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The American Journal of Managed Care May 2018
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Rural Hospital Transitional Care Program Reduces Medicare Spending
Keith Kranker, PhD; Linda M. Barterian, MPP; Rumin Sarwar, MS; G. Greg Peterson, PhD; Boyd Gilman, PhD; Laura Blue, PhD; Kate Allison Stewart, PhD; Sheila D. Hoag, MA; Timothy J. Day, MSHP; and Lorenzo Moreno, PhD
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Rural Hospital Transitional Care Program Reduces Medicare Spending

Keith Kranker, PhD; Linda M. Barterian, MPP; Rumin Sarwar, MS; G. Greg Peterson, PhD; Boyd Gilman, PhD; Laura Blue, PhD; Kate Allison Stewart, PhD; Sheila D. Hoag, MA; Timothy J. Day, MSHP; and Lorenzo Moreno, PhD
A telephonic transitional care program at a rural hospital reduced postdischarge Medicare spending by 31% and reduced inpatient spending for Medicare fee-for-service beneficiaries.

The treatment group for our analysis included 638 Medicare FFS patients who had an AGH PCP and were discharged from AGH during the HCIA funding period (February 2013-May 2015). We defined the treatment group using intent-to-treat criteria and thus included some patients who did not participate in the program because they declined to participate or could not be reached by the care transitions care coordinator after 3 attempts. (Data indicate that 396 of the treatment group members, or 62%, were actually enrolled in the intervention.) eAppendices A and B (available at provide additional details on sample selection, data availability, and sample sizes. The intervention also targeted other patients, including those enrolled in Medicaid, Medicare managed care, or commercial insurance, but data limitations precluded them from being included in the study.

Each treatment beneficiary was matched to 1 to 4 comparison beneficiaries. The comparison group was selected using exact matching and propensity score matching techniques,12 and it included 2232 FFS Medicare beneficiaries who were discharged during the same time frame from either Peninsula Regional Medical Center (PRMC) or AGH but did not have an AGH provider (so the beneficiaries were not contacted by the nurse care coordinator). PRMC is a larger hospital than AGH, but it was selected as a comparison because it is located just 30 miles from AGH in Salisbury, Maryland, a city of about 30,000; participated in Maryland’s global payment model, like AGH; and did not implement the care transitions component.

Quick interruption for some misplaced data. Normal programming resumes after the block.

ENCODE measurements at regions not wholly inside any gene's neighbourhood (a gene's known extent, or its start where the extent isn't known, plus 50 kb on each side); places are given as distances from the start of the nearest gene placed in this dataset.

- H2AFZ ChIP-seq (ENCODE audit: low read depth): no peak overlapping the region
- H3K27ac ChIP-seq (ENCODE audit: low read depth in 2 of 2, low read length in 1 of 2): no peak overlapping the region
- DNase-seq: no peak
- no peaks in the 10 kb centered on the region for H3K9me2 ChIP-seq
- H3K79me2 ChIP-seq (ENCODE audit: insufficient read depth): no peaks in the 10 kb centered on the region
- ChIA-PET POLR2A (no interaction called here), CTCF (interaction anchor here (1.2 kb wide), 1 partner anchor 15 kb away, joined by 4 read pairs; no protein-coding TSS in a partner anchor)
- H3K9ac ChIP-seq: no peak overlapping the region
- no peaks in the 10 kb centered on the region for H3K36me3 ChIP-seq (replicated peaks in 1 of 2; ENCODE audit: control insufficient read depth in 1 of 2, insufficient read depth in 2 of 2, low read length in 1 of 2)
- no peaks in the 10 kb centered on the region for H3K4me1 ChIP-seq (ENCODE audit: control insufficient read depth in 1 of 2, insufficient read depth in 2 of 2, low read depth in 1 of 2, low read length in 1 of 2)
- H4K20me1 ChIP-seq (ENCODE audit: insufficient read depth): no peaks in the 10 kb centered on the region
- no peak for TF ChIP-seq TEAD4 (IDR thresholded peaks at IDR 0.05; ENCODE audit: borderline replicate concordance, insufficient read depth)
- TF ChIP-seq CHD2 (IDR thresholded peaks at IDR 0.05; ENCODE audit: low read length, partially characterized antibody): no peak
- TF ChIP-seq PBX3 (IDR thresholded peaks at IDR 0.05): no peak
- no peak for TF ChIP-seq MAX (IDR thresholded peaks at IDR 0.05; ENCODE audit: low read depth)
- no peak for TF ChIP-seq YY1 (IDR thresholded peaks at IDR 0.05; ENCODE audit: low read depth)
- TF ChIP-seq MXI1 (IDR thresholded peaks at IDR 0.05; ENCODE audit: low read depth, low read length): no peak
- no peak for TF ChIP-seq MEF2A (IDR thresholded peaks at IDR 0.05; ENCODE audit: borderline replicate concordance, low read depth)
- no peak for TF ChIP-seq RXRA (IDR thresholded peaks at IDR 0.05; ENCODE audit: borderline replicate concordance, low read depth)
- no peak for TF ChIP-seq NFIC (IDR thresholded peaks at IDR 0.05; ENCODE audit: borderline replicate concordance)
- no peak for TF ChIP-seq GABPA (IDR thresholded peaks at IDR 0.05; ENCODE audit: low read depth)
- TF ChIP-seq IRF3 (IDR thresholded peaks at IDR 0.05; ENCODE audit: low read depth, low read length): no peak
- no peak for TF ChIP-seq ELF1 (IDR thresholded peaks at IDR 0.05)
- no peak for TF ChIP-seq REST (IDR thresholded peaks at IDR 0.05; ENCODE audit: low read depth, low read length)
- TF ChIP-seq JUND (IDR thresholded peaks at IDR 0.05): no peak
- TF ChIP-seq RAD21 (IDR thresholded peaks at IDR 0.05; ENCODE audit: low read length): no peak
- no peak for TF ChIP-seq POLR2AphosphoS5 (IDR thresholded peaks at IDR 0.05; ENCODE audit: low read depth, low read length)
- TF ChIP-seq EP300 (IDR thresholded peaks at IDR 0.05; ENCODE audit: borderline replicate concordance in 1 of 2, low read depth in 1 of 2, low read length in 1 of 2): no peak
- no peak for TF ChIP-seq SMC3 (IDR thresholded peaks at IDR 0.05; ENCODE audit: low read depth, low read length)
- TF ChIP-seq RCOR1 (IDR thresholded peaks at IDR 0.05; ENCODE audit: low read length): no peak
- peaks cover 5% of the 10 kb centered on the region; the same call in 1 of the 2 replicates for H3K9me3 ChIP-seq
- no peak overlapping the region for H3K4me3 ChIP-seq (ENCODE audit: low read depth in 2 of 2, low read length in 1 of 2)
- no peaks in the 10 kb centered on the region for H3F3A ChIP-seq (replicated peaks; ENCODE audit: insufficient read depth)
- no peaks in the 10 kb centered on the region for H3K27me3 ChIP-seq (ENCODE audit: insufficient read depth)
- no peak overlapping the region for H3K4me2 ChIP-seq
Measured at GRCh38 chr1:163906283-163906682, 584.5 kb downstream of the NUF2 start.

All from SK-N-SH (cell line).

To support the DID analyses, we also measured outcomes for 226 patients with an AGH PCP who were discharged from AGH in a 1-year period before the intervention began (July 2011-June 2012) and 1008 matched comparison beneficiaries from the same time frame. The pre- and postintervention cohorts included different patients—a potential study limitation.

Data and Outcomes

Using Medicare FFS parts A and B claims data, we measured 5 outcomes: (1) the percentage of beneficiaries with an ambulatory care follow-up visit with a primary care or specialist physician within 14 days of the discharge that qualified the patient for the treatment or comparison group, (2) the percentage of beneficiaries with an unplanned readmission within 30 days of discharge, (3) the average number of all-cause readmissions within 6 months after discharge, (4) the average number of outpatient ED visits within 6 months after discharge, and (5) average Medicare parts A and B spending in the 6 months after discharge. These 5 confirmatory outcomes were prespecified based on being of the highest interest to CMMI. We later added 2 exploratory outcomes: average inpatient and noninpatient Medicare spending.

Statistical Analyses

Impact estimates measured the differences in postdischarge outcomes between the treatment group patients during the intervention period and matched comparison beneficiaries, minus the differences in postdischarge outcomes between treatment group patients discharged in a 1-year period before the intervention began and matched comparison beneficiaries.

We used linear regression models to implement the DID framework, adjusting for patient-level covariates. The covariates included patients’ demographics, chronic conditions, and service use and spending 0 to 3 months and 4 to 12 months before enrollment, as well as indicators for each matched set and treatment status. The DID estimate was the coefficient for an interaction of a beneficiary’s treatment status with an indicator for being in the postintervention cohort. Weighted regression models were estimated to account for many-to-one matching, and inference was based on bootstrap standard errors. See eAppendix A for additional details.

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